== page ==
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Reality TV Roundtable: Mark Cuban, LL Cool J and More Reveal Contestant Psych Tests, Talk Kids’ Shows and Trash Trump

Six top unscripted players — also including Mike Darnell, Jane Lynch, Guy Fieri and Nick Cannon — unleash on lazy reboots, what scares them most about making these shows (hint: A-list celebrities) and the rise of reality TV star turned presidential candidate Donald Trump: "It's the thing where people feel like, 'He's just like me, I know him, I've seen him on TV, he speaks my language.'"

That a conversation among six of reality TV’s top players would wind its way to Donald Trump, himself a former reality TV star before segueing to presidential politics, was all but inevitable. Warner Bros. unscripted and alternative TV president Mike Darnell, 53, credited the relationship Trump established with his audience over several seasons on The Apprentice for his current, and hugely controversial, political run.

CANNON With [MTV’s] Wild ‘n Out, we are there to humiliate them. But there’s a line, and I’m like, “Oooh, I gotta control all these crazy young comedians.” I remember one time Kanye [West] was on the show, and before he was like, “Yo, don’t mention anything about this. (Points to his face.)” This is when he was young, so [he didn’t want] anything about the car accident and his face.

LL COOL J And they went right there?

CANNON Literally, the first thing. A comedian grabbed the mic and was like, “Your face looks like a chipmunk, and I heard it’s from being Jay Z’s punk,” and all this stuff. (Laughter.) But Kanye handled it all like a professional and then destroyed them right there. It’s a classic episode. I didn’t know if Kanye was still going to be my friend after that. If he would’ve lost, it probably would have been a different story, but he murdered everybody.

How much a part of your job is about trying to coax talent —oftentimes your friends — to come onto your shows?

CANNON It’s the worst part of the job. They hire these people called talent bookers, and I don’t know what they do. On Wild ‘n Out, which I created, I’m the producer, and after this is over, I’m going to beg LL to come and do the show. It’s a fine line because these are your friends, but then everybody’s looking at you like, “This is your show and you said this is your buddy, what happened?”

DARNELL And they’ve got a lot of people in their ear telling them not to do it: “That’s a big mistake, don’t do that.”

Did anybody tell you not to host?

CANNON All the time. When they offered me the job on America’s Got Talent, I was promoting a film at the Sundance Film Festival.

CUBAN Hey! (Laughs.)

CANNON They were like, “You’re promoting a film, and we’re trying to win awards. Tell me one award-winning actor you know that hosts a reality show.” I was like, “I don’t care about all that. I wanna do what I wanna do and have fun.”

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One genre that’s found success of late is kids’ shows, Mike’s Little Big Shots being a primary example. For a long time, kids had been off-limits. Does the trend give you pause or is Hollywood responsible enough to be cautious with kids?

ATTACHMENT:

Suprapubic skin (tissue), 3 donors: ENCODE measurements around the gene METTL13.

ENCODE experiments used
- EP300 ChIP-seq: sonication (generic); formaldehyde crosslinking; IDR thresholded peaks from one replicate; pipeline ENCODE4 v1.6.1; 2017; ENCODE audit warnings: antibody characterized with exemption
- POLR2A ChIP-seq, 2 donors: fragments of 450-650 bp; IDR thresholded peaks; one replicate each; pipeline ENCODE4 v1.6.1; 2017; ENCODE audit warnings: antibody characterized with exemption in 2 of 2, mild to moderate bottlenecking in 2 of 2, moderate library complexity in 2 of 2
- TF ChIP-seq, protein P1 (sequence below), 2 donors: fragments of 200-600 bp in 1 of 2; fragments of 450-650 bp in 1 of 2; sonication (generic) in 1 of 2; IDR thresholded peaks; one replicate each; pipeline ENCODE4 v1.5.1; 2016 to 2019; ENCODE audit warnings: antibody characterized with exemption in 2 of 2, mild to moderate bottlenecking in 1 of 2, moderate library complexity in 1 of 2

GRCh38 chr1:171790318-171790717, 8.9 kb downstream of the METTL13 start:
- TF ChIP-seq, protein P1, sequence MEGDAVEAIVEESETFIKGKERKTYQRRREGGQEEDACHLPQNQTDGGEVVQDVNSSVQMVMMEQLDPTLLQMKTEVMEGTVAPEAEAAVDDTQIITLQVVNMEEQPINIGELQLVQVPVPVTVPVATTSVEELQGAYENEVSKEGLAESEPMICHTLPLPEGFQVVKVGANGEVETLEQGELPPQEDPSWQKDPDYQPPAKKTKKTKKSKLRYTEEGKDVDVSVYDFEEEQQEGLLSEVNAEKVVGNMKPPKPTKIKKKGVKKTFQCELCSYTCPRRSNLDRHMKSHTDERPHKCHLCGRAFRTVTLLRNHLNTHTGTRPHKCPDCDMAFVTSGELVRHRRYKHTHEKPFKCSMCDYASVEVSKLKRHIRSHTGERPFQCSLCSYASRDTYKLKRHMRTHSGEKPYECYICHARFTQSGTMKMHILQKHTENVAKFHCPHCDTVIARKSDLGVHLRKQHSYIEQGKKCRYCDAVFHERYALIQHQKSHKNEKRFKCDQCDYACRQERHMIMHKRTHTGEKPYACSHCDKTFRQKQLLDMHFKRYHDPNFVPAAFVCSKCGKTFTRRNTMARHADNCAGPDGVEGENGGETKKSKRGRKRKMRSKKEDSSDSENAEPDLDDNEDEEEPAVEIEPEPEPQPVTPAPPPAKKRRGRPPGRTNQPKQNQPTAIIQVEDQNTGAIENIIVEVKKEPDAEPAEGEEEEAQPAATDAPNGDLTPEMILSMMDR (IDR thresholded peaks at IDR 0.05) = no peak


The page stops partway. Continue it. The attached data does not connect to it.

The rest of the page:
LYNCH I hope so. Because when you’re over 18 and you step into this stuff and you’re an idiot, that’s one thing. But when you’re just a kid, you’ve got to be careful. Kids and animals — don’t do it.

LL COOL J Hopefully their parents have their best interests in mind and have some experience.

CANNON Hopefully.

LL COOL J Because a dadager or a momager with no experience can be as bad for your career as a great manager can be good for your career. But there are a lot of protections in place on the TV side to make life really good for kids. Now, if you’re talking about music? Listen, you’re coming in, your kid will be in a hammock, going back and forth, “Look Mommy, look what they gave me as a gift.” (Laughter.)

CANNON I get sad when I see these kids and they don’t want to be there, they want to be playing.

Do you encounter that, Mike?

DARNELL The nice thing about Little Big Shots is that we decided not to make it a competition.

Was that at one point considered?

DARNELL No. From day one, I knew exactly what I wanted to do. When I went over to Warner Bros., one of the shows I was put in charge of was The Ellen DeGeneres Show. She would do these interviews with these kids who had some skill, and then they’d do the skill. The day after, they’d have millions and millions of hits. I’m like, “Oh shit, this is working.” So I said to her, “I think I can sell this to primetime.” She was already busy, and it was hard for her to commit to doing a primetime show, so I immediately thought of Steve Harvey. I waited a year and a half to get him because I knew he’d be perfect for it. He has a warmth with the kids, and you can feel that he’s getting comedy, but they feel so much joy with him. Interestingly, some of the kids we got are kids whose parents wouldn’t let them go on other talent shows because they don’t want them to be hurt. [With Little Big Shots,] they’re just happy to be there. But there were a lot of people when we started selling it who were nervous that because it wasn’t the competition, no one would come and watch it.

Nick, would you let your kids be on a reality show?

CANNON Absolutely not.

DARNELL What if they said, “I really want to do it, Dad”?